4. Why did you choose this story/genre? 
I chose the genre because I learned that StarkLight Press was looking for Sci Fi stories. I’m new to the genre so I thought it would be a good opportunity to stretch my wings a bit. The seeds of the story come from an idea my husband and I have been discussing for years. Are there angels among us?  Could they be aliens and could these aliens simply be God’s children created before us? That’s where the spark came from, and I just took it from there.
5. What advise do you have for aspiring authors?
Write what you love. I spent the better part of my professional career writing for others to make money, and I did make very good  money, but after 15 years it started to kill me. Life is both too long and too short to spend it chasing money by doing something you don’t enjoy. Follow your heart and then find a way to earn a living on that same path. Most importantly, don’t quit.  Don’t give up. If you’re really following your heart, you won’t be able to quit anyway, but be prepared for naysayers, even in your own family, who tell you that it’s a hopeless dream. No dream is hopeless. Anything is possible.
 
My last piece of advice is write everyday. We writers are generally an undisciplined lot. The only way to reach your goal of finishing a novel or whatever you’re working on is to write regularly.  Writing everyday keeps the thoughts flowing and fresh.
6. What are some of your other hobbies?
I read a lot, of course. I read a lot of non-fiction, but I love fiction and poetry, too. I always have three to five books going at once, sometimes more. I also knit and crochet, which are great for stress relief, and I meditate daily. And I love to play with my dog, Handsome. He’s a miniature poodle, by the way. Hmm….  Finally, I spend time engaging with social media and reading and writing on writers’ sites every day. It’s part marketing, part community-building, part fun.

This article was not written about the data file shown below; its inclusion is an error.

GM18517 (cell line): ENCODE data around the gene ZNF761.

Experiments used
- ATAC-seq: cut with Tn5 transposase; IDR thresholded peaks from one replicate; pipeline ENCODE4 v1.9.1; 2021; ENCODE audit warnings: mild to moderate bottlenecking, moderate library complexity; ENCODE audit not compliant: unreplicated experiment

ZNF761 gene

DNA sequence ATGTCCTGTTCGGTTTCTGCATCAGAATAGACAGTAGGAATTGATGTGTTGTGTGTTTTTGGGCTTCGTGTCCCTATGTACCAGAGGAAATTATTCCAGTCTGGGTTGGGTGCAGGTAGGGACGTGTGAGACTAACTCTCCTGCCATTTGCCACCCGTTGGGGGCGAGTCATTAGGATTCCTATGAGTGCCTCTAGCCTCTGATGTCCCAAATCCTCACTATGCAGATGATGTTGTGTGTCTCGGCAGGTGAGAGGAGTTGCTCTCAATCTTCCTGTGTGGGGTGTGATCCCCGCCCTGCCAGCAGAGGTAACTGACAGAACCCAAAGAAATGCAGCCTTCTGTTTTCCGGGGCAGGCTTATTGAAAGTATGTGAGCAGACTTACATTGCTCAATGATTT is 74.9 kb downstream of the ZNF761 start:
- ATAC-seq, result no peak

7. How do your hobbies infiltrate your writing?
I honestly believe that everything I read makes me a better writer. The other things I do each day make me a well-rounded person, which is important for someone who writes five to ten hours a day. If I didn’t have a life, I wouldn’t have much to write about, would I?  For example, I homeschool my youngest son, and I’m now working several articles and a non-fiction book about our homeschooling experience. I meditate daily, and I have some audio CDs out on affirmation-based meditation (books soon to come), and I’ve written poems about lessons learned while knitting. Reading, living, and writing are inextricably linked in my world.
8. How has your own past influenced your writing? 
After I wrote that poem in third grade, my mother told me at every gift giving occasion, “You should write her a poem!” For a while that made me hate writing poetry, but only for a short while.  What she was really teaching me was that giving a gift of myself was the best gift I could give, and few things are closer to us than our own writing. Most of my past shows up in one way or another in my writing – in my poetry, on my blog, or in my fiction.  For example, my love for baseball is just oozing throughout my romance mystery novel, Rookie Season, which will be out in January.  Anything I write is a piece of me.
9. Any final thoughts?
I want to thank Starklight Press for including my story with those of so many other fantastic writers. I’m grateful for the opportunity.